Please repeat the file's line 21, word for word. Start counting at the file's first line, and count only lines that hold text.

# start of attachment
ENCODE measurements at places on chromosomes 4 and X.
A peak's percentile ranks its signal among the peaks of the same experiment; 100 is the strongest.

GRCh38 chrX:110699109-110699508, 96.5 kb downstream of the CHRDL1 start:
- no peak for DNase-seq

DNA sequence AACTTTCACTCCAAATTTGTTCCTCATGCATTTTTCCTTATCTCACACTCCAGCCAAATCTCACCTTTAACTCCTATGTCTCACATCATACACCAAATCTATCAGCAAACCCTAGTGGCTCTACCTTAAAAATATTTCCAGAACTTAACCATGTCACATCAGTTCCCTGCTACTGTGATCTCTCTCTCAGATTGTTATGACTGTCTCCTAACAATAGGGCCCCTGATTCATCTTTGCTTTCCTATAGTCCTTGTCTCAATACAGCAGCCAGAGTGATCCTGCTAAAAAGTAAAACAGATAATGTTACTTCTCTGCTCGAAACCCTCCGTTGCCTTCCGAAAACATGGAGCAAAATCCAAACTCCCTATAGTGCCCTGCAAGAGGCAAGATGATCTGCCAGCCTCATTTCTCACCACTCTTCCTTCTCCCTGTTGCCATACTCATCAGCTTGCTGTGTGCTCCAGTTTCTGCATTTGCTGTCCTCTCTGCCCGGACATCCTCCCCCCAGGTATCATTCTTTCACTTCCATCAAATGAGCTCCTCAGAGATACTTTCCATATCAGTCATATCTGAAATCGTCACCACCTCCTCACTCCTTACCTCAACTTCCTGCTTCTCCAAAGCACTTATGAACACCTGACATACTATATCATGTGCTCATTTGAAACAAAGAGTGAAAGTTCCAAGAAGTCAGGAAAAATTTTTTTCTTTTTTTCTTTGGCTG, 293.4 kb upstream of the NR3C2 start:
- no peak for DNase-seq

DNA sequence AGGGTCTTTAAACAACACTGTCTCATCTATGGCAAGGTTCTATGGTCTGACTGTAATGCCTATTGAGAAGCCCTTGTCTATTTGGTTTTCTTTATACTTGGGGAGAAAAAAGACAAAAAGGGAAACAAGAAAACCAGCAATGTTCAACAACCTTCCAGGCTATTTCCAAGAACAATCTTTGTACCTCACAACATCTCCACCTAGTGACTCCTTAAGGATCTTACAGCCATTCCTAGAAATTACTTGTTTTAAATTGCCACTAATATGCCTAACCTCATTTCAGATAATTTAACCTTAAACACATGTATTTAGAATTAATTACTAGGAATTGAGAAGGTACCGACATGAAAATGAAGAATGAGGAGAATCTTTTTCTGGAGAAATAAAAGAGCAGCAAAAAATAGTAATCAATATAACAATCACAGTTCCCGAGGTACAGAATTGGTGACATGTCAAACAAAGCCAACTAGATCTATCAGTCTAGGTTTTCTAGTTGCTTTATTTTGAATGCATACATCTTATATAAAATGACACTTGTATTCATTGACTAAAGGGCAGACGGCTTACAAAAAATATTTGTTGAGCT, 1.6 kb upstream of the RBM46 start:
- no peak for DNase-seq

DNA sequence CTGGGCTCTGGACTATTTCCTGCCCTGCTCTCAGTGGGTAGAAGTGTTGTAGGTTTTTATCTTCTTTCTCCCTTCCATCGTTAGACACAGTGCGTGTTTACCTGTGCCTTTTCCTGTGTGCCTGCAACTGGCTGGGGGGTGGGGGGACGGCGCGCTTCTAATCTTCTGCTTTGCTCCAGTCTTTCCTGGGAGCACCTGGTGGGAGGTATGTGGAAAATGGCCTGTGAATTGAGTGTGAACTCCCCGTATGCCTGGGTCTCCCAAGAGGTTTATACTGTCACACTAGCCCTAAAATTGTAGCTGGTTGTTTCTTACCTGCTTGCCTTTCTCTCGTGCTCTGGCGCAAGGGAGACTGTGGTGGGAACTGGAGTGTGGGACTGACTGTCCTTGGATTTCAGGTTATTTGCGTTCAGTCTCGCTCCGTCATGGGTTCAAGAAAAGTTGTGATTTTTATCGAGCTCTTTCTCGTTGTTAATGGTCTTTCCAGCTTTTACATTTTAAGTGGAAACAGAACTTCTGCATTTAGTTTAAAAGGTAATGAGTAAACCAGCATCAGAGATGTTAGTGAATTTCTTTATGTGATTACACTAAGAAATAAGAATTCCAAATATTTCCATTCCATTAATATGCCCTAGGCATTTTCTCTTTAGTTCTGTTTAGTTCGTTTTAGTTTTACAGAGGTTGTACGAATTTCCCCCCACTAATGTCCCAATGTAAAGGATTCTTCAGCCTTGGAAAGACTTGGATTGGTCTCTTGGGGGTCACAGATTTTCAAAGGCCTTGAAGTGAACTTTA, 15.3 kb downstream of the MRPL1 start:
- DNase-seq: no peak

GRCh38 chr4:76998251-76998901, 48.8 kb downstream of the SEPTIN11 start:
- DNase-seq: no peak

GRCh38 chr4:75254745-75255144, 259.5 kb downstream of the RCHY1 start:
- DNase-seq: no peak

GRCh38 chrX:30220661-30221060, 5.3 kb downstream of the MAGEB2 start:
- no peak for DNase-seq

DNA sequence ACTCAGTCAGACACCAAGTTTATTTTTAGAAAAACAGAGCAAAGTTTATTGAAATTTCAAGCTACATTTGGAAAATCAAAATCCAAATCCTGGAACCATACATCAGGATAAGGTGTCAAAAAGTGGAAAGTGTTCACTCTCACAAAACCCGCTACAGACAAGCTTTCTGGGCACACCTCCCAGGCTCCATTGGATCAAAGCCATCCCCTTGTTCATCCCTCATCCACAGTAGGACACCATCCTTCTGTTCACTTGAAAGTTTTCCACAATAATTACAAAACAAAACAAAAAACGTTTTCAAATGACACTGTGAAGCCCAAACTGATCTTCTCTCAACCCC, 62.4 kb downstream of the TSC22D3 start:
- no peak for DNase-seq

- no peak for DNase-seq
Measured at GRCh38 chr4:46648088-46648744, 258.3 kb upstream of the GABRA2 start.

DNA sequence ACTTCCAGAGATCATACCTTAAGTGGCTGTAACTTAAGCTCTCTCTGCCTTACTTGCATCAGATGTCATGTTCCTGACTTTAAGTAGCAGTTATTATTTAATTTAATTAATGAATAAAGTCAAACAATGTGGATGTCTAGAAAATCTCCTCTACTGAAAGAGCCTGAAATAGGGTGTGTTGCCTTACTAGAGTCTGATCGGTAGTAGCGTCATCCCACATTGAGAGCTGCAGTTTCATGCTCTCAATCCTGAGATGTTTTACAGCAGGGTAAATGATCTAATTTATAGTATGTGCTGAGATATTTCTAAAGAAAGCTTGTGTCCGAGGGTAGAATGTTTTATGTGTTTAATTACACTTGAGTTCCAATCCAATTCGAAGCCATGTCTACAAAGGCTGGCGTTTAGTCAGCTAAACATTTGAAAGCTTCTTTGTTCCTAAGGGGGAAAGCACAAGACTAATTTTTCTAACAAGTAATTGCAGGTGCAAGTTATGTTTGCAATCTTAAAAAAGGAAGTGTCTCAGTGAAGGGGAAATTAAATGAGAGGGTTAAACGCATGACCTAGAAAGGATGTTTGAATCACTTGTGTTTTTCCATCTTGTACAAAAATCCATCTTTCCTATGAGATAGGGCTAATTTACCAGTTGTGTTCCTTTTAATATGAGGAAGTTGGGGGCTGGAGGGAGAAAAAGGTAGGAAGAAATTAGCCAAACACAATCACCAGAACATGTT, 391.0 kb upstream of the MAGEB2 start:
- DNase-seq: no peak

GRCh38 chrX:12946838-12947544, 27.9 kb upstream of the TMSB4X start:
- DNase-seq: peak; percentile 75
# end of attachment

DNA sequence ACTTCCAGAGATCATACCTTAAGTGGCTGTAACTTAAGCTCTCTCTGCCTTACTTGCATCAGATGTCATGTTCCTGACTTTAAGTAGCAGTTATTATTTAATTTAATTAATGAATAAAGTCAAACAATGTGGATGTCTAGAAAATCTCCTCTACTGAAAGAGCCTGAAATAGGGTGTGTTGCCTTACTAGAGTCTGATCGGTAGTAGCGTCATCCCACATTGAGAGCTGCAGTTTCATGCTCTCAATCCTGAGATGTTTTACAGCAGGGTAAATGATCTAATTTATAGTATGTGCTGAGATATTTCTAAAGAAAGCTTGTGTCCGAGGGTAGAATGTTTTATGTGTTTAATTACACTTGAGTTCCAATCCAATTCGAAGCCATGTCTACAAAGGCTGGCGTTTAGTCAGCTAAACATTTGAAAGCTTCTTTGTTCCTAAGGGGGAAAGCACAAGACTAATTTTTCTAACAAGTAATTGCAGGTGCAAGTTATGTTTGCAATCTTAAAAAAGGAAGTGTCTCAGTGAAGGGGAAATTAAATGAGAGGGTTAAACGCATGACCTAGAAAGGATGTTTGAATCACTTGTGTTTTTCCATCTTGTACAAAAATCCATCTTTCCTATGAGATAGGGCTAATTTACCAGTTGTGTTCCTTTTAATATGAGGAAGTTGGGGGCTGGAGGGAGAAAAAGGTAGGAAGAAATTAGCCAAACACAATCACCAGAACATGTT, 391.0 kb upstream of the MAGEB2 start: